Dr. Abdul Muttalib said that «the current economic revenue from this region is valued at EGP 3 billion every year, EGP 2 million of which comes from agricultural exports in addition to providing 250,000 jobs and another 250,000 seasonal jobs.»
Dr. Abdul Muttalib pointed to a major ongoing project to build a new Assiut barrage in Upper Egypt. The ministry will spend EGP 800 million each year until its opening upon which the installation will produce 32 megawatts of electricity, representing a yearly return of EGP 100 million, in addition to raising the load capacity from 20 tons to 70 tons.
The consortium that controls Orascom Construction Industries (OCI), the French company Vinci, and the Arab Contractors Company got a $300 million contract for the civil works on the new barrage and the 32 megawatt hydro-electric power station in Assiut.
The project will help increase the gross national product and agricultural production in 20% of the national agricultural lands, an area of 1.650 million feddans. It will also provide clean energy through a 32 megawatt hydroelectric power station and boost commercial shipping via the construction of a 4-lane 70 ton capacity bridge over the new Assiut Barrage, connecting the west and east banks of the Nile. The new barrage is expected to help increase economic returns from Egyptian crop yields by EGP 12 billion in addition to supplying electricity for industrial production.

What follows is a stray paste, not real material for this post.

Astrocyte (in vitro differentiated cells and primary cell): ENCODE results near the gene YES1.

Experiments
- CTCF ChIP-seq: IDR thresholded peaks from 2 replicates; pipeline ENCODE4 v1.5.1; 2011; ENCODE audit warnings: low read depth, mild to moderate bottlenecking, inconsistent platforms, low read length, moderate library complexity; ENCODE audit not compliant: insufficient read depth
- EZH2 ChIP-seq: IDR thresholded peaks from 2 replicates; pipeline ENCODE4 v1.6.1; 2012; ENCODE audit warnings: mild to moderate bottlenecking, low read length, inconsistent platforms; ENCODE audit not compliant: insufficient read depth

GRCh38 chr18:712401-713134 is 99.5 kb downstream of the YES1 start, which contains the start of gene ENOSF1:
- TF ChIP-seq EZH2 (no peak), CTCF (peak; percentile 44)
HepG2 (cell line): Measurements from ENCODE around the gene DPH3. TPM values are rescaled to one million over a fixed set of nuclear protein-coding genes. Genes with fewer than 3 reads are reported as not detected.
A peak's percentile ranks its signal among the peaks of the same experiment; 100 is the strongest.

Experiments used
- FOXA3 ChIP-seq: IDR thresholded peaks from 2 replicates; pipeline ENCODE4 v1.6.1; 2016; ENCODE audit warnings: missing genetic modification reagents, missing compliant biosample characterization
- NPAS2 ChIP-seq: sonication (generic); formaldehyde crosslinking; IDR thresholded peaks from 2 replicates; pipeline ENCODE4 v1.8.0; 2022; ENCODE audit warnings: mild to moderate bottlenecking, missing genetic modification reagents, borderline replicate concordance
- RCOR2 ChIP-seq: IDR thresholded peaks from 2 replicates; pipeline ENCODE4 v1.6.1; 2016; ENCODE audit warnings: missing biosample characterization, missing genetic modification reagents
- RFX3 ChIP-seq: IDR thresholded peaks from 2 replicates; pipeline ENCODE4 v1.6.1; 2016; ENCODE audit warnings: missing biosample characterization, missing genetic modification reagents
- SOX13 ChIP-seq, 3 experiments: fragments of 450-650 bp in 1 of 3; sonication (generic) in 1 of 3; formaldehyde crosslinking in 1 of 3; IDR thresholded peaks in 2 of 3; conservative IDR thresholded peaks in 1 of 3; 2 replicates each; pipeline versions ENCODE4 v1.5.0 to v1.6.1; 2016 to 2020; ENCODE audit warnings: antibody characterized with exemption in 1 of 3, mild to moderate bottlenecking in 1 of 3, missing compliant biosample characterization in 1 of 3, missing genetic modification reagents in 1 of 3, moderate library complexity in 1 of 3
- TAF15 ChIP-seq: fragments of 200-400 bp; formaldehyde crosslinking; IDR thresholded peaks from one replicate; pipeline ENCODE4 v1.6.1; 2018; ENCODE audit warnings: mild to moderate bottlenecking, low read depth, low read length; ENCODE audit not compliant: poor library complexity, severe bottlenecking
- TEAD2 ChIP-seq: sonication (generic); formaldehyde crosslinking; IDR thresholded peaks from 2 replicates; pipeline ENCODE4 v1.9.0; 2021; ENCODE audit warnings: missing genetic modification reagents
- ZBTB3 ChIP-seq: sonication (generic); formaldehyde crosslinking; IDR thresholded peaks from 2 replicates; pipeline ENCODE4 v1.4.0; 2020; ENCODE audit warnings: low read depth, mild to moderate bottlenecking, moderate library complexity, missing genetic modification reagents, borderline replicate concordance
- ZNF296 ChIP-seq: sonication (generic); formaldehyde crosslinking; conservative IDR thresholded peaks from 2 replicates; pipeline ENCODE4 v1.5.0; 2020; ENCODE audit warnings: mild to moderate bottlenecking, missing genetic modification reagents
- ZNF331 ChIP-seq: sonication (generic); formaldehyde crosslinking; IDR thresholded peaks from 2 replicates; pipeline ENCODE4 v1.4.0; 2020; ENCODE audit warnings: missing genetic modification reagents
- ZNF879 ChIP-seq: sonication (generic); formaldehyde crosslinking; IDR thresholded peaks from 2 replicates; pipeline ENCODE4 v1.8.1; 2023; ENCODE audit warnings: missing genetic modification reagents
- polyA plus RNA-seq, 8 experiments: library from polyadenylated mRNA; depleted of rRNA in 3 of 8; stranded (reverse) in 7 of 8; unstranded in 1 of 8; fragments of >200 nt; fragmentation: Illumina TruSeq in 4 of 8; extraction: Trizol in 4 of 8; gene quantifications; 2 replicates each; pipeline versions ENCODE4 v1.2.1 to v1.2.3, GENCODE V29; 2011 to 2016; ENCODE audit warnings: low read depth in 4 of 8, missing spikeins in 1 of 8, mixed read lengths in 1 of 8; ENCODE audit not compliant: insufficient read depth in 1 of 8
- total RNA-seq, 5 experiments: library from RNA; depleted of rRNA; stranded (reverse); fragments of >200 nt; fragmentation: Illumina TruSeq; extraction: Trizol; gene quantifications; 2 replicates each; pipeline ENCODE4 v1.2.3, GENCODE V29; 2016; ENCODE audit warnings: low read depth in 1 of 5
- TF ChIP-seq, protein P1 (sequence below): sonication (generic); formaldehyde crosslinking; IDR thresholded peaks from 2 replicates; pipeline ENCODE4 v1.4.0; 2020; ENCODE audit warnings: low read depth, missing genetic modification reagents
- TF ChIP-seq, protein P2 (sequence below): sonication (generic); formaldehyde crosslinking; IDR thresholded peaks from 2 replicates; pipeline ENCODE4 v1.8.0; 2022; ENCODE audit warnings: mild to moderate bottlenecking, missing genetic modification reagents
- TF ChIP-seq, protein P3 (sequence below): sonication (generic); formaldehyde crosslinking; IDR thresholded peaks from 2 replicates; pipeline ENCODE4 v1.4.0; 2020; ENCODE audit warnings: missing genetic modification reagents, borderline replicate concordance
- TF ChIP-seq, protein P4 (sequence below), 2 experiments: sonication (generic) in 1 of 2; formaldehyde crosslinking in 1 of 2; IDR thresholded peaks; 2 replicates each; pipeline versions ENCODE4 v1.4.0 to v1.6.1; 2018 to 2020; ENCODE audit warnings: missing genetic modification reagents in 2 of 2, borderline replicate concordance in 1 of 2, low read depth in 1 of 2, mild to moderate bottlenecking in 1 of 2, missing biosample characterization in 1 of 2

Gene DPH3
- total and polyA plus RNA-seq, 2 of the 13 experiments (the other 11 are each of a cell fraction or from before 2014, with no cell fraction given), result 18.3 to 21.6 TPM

Set to open in 2017, the barrage will support Nile river transport, tourism, and commercial and tourist traffic on the Nile through two state of the art navigational locks. So far, 30% of the construction has been completed. Currently a drainage system is being worked on, 39 pumps are being installed and 71 of 112 ground wells have been dug.
The Water Resources and Irrigation Ministry also hopes to put an end to violations that occur on the Nile. The ministry has opened bids to public and private sector companies for a beautification project along the western bank of the Nile between km 11.8 and km 12.75 from al-Rouda to Warraq al-Hadar. The project would cover 19.5 feddans and cost EGP 17 million. The project has yet to be rewarded to a company.
«We in the ministry intend to depend on the ministry›s 2013/2014 budget of EGP 3.5 billion to execute the irrigation projects and limit the reliance on foreign loans. A number of stations have been established for mixing irrigation and waste water under the control of the mechanical and electric authority. There are eight such stations throughout the country. Instead of opening the project for bids to other companies, the authority will oversee these installations in exchange for 25% of revenues as incentives to their workers,» Dr. Abdul Muttalib said.
The ministry is currently considering feasibility studies from the governorates to determine priority irrigation projects, specifically the construction of pumping stations and drilling ground wells. This will allow the governorates to obtain the necessary loans to implement irrigation projects in their respective areas.
The Water Resources and Irrigation Ministry also plans to dig a number of wells in the New Valley Governorate in the south-west region of the country by 2014 at a cost of EGP 40 million. This would include eight wells on external oases costing EGP 7 million to be executed by the Arab Contracting Drilling Company. The ministry also hopes to finish work lining the waterways from oases in the Bahari region at a cost of EGP 3 million as well as waterways in the Dakhla Oasis and Farafra at a cost of EGP 16 million by mid-2014. They are currently completing the digging of 10 production wells in the Dakhla Oasis, Farafra, and Sharq Al-Owainat, at a cost of EGP 14 million.